Tennessee has the most predatory lenders in the country. Based on an analysis of state licensing data:
And the demand for payday and installment loans, another kind of high-interest revolving loan, is huge—with industry revenues exceeding $14.3 billion in 2016. This is indicative of a growing need for short-term, alternative credit options for people who are often underserved by traditional financial institutions. Predatory lenders are able to exploit this need, in part, because there are few alternatives for consumers to go to.
Traditional banks are typically restricted in the interest rates they can charge, with limits of 10 or 11 percent annual percentage rates for consumer loans. And access to credit cards is often limited to those lacking good credit scores.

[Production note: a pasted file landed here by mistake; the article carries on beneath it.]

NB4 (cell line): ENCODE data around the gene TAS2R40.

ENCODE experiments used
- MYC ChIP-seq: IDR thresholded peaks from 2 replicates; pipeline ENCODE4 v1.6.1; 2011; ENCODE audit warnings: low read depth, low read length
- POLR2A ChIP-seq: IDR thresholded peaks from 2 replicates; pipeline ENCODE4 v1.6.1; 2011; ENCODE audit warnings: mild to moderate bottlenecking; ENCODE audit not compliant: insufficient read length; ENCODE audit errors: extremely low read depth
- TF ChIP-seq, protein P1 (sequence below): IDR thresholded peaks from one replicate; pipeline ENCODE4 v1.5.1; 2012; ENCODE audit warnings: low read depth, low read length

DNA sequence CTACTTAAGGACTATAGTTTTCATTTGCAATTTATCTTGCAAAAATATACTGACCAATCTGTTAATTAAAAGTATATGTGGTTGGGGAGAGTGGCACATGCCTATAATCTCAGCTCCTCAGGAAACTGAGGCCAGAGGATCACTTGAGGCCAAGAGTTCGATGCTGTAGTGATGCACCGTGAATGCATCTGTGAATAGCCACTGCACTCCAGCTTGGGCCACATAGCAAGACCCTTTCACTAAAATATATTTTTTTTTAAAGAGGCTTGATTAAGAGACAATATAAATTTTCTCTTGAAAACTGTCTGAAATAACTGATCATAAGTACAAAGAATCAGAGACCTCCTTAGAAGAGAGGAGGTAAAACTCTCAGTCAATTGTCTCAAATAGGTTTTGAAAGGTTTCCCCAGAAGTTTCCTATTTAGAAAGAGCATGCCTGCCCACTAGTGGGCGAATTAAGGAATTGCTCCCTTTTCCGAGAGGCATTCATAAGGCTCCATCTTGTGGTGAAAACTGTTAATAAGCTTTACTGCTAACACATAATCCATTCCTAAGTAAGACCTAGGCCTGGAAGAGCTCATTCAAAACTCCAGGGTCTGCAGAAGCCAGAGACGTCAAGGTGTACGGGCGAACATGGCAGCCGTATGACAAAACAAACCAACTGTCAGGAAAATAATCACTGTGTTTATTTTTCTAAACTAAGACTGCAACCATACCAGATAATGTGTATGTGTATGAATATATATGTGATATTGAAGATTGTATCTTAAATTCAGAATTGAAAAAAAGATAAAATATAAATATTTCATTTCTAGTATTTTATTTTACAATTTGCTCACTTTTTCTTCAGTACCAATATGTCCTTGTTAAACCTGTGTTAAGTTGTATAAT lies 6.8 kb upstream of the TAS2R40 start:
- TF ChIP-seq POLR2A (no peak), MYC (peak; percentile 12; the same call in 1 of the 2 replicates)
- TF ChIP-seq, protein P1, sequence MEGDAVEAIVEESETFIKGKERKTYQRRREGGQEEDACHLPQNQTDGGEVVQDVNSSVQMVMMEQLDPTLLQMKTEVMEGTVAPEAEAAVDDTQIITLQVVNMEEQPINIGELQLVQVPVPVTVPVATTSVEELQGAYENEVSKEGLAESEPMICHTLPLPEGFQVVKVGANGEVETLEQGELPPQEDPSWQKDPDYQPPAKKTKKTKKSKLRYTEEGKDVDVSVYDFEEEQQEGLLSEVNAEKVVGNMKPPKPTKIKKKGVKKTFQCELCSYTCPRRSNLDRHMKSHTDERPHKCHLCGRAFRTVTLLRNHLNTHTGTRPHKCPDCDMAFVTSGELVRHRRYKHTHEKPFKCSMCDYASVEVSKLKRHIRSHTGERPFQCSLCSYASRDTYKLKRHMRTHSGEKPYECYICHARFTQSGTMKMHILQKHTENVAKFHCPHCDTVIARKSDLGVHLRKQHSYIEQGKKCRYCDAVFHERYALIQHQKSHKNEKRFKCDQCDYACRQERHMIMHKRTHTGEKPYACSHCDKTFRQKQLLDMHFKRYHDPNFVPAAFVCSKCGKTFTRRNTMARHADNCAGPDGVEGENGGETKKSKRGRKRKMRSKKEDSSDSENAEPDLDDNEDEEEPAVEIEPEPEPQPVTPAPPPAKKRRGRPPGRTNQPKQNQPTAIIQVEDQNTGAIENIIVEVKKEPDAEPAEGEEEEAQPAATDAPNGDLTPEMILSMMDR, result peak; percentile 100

Predatory lenders rely on extended indebtedness. The Consumer Financial Protection Bureau (CFPB) finds that 80 percent of payday loans are taken out within two weeks of repayment of a previous payday loan. The industry often concentrates in distressed communities and areas with high rates of poverty.
These kinds of bad business practices are not only damaging to consumers, but they’re also detrimental to the development of strong and prosperous communities. That’s why the Metro Ideas Project (MIP) is taking on predatory lending as an urban policy challenge. In this report, we will dive into data from Tennessee to better understand the predatory lending landscape in our own state. But the policy recommendations and solutions presented herein are applicable to cities across the country.
This report proposes a three-prong strategy to combat predatory lending:
As cities look to build strong local economies and bring people out of poverty, ensuring that people are not trapped in debt and have lending options that encourage upward mobility will be paramount. This research aims to provide cities a selection of tools and strategies to help achieve those goals.